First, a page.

Friday, August 31, 2007

What are you doing this Labor Day Weekend?

This flyer has been sent my way to 'get the word out' about this must-see Labor Day Weekend event.

Courtesy of our fellow friends at Cuyahoga County Board of Commissioners, "Building on Our Heritage," will open to the public today and tomorrow to celebrate the historic Cleveland Trust Rotunda at Ninth and Euclid.

I need not say more.


Tuesday, August 28, 2007

"PV'd" that Cleveland THINKS Solar... and not a whole lot more than that

This one nearly missed me, and to tell you the truth, reading it made me furious (a newsbrief in this month's Architect Magazine):

"As part of its effort to accelerate the creation of advanced solar electric technologies, the U.S. Department of Energy's Solar America Initiative has named 13 Solar America Cities: Ann Arbor, Mich.; Austin, Texas; Berkeley, Calif.; Boston; Madison, Wis.; New Orleans; New York; Pittsburgh; Portland, Ore.; Salt Lake City; San Diego; San Francisco; and Tucson, Ariz. These cities are now eligible for funding and technical assistance from the DOE as they develop local initiatives for the adoption of solar-based power technologies. Learn more about the program at"

The initiative by USDE and the healthy list of participating major American cities is tremendous, HOWEVER, am I the only Clevelander who feels betrayed by Northeast Ohio electorate, business leaders, and foundations for not positioning the City for federal funding in the proliferation of solar-power?

After a recent swell of solar in this town:

1. the hosting of this year's National Solar Energy Conference
2. an Ohio Department of Development study (pdf) released this summer that suggests a strong commitment from state and federal sources could turn Ohio job losses into a competitive advantage in the renewable-energy industry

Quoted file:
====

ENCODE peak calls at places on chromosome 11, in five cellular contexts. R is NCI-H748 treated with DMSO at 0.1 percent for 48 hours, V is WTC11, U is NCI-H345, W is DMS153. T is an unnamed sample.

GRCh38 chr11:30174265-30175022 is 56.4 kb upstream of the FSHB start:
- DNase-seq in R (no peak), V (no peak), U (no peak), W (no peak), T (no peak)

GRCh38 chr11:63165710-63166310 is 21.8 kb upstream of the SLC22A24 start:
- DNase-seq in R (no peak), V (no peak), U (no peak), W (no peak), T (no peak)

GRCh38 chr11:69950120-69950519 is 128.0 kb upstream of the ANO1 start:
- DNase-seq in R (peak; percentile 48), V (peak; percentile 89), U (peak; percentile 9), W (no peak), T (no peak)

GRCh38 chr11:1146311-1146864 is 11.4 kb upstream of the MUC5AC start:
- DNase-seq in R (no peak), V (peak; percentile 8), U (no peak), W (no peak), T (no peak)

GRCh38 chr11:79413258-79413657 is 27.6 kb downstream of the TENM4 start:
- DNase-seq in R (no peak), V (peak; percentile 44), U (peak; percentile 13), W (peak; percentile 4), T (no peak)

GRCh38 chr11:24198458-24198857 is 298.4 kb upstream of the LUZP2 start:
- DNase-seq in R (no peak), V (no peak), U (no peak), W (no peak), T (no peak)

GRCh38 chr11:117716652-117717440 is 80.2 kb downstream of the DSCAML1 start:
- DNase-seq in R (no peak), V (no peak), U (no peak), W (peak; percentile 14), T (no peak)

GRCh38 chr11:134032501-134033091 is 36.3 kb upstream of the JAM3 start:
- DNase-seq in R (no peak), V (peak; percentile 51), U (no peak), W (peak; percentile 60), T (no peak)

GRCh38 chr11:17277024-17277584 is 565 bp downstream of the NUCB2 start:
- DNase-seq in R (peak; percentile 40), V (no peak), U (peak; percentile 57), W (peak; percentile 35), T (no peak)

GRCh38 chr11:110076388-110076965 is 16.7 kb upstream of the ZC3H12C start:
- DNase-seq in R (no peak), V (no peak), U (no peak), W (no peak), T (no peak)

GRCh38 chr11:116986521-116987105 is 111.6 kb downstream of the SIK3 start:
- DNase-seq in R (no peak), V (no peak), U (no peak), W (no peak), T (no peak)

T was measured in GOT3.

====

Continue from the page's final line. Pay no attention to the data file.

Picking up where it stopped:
3. excessive media coverage on the installation of new PV arrays at Jacobs' Field and the Great Lakes Science Center
4. Cleveland Foundation and Gund Foundation institute new policy of "award capital grants only to building or renovation projects that seek LEED certification"
5. the "one megawatt challenge"?
6. and how about GreenEnergyOhio, E4S, Green Building Coalition, EcoCity Cleveland, and others who's goal is to make Cleveland the green city on a blue lake
7. and not to be forgotten, the freshwater windfarm

Of course, I am not mistaking 'action' with the lip service and feasibility studies (partially referenced above) for a future (sustainable) Cleveland - but I admit that I can be led blindly into manufactured optimism for opportunities to a reawakened economy.

How far has Cleveland REALLY come the last few years that it has not ensured a position on this list?


Thursday, August 16, 2007

The Politician Spotted at Mall C!

In related public art news, this afternoon, "The Politician" sculpture was spotted on Lakeside Avenue on the southwest corner of Mall C - curiously situated between the Cuyahoga County Administration Center, Cuyahoga County Courthouse, and County Justice Center buildings.

Witnesses observed the sculpture now selling "Cleveland's Finest" corned beef sandwiches for the mere price of a 1/4% more than the average corned beef sandwich. "Rumor is that the extra cost will fund something really awesome," said John Buday from Parma. County Commissioners have released a statement saying that they hope to eventually raise the price of all corned beef sandwiches County-wide 1/4% by the end of the year so that they can build a stadium, or something.

And just when it was thought that the large spinning wheels couldn't move the super-sized pull toy an inch in any direction...


Wednesday, August 15, 2007

The [Cleveland] Politician: A Toy

Via the Cuyahoga County Planning Commission Weblog, WCPN reported last Friday that the whimsical "Politician" sculpture will be moving to a new location in the not-so-distant future.
"The Politician: A Toy" has become one of Cleveland's more recognizable roadside icons since its installation at Chester Avenue and East 66th Street in early 1996. The forty-foot, satire-laden mechanical sculpture was designed by artist Billie Lawless and financed under Cleveland Public Theatre with contributions from private sources and placed on private property (thus avoiding opposition from then-Mayor Michael White and roadblocks from city departments).
With the current site for sale, a non-profit group is negotiating its move to another home - a "more pedestrian-friendly location." Which, of course, begs the question: Where should "The Politician" be relocated? (more to come shortly)


Sunday, August 12, 2007

Urban Mushrooms

From Icon Magazine May issue, graffiti with an architectural edge: